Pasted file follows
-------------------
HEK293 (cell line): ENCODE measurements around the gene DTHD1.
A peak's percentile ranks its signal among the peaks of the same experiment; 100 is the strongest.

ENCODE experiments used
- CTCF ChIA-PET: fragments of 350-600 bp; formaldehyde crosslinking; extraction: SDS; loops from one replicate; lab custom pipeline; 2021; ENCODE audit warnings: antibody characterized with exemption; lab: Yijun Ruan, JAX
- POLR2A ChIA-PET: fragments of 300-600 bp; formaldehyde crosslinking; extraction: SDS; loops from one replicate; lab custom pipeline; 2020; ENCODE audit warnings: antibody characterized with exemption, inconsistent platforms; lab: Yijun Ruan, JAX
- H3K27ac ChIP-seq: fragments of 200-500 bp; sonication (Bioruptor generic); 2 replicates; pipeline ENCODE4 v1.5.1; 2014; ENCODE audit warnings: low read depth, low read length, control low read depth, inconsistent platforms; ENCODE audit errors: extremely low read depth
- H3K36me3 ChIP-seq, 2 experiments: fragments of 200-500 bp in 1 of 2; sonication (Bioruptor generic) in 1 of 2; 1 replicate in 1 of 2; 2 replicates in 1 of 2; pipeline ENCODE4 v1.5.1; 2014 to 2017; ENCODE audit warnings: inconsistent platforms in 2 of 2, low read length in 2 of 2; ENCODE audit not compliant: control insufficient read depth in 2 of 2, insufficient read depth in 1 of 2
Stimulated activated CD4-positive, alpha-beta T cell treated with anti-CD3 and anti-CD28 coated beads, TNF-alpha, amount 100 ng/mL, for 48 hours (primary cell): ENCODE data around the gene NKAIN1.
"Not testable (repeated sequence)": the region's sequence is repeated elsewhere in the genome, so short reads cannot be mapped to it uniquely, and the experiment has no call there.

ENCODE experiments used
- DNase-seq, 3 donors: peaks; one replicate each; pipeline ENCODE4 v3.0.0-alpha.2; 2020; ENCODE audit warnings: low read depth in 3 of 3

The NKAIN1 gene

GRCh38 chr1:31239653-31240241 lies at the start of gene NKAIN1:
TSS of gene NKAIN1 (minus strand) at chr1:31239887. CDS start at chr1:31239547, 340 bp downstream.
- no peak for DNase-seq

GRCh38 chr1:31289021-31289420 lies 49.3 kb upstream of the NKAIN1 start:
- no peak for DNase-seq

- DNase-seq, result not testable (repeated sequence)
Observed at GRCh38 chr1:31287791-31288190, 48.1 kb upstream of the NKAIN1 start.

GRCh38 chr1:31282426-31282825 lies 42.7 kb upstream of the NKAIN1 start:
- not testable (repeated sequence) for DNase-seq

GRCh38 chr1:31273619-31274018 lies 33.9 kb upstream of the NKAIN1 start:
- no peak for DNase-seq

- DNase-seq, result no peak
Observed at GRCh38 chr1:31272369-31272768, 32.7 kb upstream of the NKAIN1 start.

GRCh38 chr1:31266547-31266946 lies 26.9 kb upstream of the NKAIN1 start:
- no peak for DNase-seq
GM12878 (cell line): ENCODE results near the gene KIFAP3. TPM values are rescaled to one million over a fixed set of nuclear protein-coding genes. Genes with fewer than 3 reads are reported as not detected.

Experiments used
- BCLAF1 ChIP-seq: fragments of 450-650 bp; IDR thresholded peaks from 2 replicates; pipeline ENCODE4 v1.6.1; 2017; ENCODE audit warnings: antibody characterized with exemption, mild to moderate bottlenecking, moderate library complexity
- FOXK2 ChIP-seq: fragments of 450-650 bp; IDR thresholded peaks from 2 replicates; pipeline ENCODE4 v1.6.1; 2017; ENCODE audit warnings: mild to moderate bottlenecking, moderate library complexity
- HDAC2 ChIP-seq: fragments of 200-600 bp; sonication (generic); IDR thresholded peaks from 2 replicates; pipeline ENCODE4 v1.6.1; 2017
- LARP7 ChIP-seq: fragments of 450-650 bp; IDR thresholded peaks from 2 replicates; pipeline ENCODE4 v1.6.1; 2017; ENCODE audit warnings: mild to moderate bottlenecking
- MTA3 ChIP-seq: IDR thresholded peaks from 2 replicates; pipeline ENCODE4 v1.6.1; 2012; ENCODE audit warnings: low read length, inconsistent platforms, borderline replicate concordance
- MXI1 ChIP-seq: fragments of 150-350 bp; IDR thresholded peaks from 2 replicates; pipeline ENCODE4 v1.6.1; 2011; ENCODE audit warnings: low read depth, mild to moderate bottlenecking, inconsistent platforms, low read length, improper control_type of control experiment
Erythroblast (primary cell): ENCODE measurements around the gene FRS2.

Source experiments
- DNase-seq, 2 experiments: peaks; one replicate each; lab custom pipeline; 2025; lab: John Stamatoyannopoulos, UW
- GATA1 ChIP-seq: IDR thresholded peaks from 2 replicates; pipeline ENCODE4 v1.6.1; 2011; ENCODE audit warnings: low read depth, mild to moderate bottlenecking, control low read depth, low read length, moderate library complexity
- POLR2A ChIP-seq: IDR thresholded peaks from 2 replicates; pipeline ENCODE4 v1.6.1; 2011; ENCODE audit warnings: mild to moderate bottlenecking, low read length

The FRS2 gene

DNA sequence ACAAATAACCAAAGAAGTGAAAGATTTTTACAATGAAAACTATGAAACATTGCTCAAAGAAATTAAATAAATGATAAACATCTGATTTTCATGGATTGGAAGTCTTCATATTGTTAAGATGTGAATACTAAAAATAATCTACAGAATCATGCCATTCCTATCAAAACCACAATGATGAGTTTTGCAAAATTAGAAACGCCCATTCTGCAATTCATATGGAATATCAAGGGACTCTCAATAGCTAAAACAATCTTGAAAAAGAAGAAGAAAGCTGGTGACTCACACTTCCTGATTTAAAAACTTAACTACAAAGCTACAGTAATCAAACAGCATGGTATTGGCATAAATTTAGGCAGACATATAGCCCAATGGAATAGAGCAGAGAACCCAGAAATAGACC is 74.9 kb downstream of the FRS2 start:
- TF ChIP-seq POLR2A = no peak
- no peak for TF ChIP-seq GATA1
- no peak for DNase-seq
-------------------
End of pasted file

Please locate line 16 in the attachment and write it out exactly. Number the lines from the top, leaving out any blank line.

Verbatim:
GRCh38 chr1:31289021-31289420 lies 49.3 kb upstream of the NKAIN1 start: